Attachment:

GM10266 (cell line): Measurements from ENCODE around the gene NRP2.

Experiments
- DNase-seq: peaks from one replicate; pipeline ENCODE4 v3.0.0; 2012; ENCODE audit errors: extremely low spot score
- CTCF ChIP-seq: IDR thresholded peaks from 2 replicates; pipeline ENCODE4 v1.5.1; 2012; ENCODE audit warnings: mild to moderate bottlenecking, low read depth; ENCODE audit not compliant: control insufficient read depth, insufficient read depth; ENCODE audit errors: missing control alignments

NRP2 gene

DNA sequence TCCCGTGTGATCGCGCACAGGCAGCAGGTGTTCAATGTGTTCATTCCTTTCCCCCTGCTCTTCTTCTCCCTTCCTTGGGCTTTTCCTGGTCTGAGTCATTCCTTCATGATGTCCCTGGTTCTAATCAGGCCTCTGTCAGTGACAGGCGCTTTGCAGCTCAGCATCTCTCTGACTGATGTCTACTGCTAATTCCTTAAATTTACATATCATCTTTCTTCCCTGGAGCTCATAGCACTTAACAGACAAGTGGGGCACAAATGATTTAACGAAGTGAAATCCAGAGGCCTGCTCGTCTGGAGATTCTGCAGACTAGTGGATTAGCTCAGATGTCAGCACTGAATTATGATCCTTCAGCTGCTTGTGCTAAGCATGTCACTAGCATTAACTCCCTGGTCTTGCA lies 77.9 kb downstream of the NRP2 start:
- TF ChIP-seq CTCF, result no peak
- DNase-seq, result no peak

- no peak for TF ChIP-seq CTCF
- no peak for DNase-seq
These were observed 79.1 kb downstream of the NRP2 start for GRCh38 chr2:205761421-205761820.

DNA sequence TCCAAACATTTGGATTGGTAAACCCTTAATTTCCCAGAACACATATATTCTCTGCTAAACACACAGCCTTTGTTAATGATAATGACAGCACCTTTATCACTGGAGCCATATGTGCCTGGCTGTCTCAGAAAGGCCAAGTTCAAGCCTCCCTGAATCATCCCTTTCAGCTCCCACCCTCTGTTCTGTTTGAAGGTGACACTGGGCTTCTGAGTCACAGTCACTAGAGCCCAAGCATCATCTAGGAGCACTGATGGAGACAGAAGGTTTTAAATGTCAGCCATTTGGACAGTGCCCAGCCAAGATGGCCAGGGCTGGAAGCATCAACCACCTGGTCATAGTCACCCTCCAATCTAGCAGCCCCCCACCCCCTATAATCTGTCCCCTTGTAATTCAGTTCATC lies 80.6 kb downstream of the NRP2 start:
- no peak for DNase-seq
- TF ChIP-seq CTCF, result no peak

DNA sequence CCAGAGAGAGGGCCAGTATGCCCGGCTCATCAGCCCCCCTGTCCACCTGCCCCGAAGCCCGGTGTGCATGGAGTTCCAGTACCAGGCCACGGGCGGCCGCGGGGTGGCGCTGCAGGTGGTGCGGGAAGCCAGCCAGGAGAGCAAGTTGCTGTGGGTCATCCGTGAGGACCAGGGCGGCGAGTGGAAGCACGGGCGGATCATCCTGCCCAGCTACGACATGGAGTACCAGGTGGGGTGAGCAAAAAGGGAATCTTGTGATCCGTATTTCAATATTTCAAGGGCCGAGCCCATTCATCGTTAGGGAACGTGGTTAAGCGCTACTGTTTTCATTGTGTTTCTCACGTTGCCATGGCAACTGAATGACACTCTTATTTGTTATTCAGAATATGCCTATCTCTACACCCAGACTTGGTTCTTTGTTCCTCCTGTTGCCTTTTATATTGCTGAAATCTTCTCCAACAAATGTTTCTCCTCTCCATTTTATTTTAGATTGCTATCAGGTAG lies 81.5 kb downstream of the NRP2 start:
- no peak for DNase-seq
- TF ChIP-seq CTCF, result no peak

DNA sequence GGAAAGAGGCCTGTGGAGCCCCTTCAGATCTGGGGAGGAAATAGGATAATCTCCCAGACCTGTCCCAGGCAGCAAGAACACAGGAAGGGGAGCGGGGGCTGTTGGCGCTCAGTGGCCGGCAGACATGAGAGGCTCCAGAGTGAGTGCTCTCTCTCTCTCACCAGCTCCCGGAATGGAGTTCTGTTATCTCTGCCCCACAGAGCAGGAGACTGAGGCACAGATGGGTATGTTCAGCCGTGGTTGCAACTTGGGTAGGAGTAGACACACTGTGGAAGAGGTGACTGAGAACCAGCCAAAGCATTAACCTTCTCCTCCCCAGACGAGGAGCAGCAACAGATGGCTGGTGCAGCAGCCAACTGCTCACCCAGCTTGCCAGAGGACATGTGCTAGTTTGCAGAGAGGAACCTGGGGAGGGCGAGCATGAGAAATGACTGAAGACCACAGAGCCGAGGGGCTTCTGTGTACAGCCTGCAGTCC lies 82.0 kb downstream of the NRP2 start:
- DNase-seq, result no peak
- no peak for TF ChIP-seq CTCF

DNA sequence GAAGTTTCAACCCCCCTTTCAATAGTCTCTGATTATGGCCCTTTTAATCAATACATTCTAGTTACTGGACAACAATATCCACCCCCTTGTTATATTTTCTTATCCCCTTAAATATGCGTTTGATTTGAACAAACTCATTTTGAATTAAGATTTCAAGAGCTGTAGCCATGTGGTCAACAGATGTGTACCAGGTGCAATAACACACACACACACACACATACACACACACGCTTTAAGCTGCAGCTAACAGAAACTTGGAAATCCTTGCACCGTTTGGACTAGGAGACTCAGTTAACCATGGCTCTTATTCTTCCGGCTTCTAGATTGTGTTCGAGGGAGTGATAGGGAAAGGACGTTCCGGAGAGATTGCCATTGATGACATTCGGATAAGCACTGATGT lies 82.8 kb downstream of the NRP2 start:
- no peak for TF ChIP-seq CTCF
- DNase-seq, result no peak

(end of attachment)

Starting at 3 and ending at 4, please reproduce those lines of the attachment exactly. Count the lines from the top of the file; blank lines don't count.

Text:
- DNase-seq: peaks from one replicate; pipeline ENCODE4 v3.0.0; 2012; ENCODE audit errors: extremely low spot score
- CTCF ChIP-seq: IDR thresholded peaks from 2 replicates; pipeline ENCODE4 v1.5.1; 2012; ENCODE audit warnings: mild to moderate bottlenecking, low read depth; ENCODE audit not compliant: control insufficient read depth, insufficient read depth; ENCODE audit errors: missing control alignments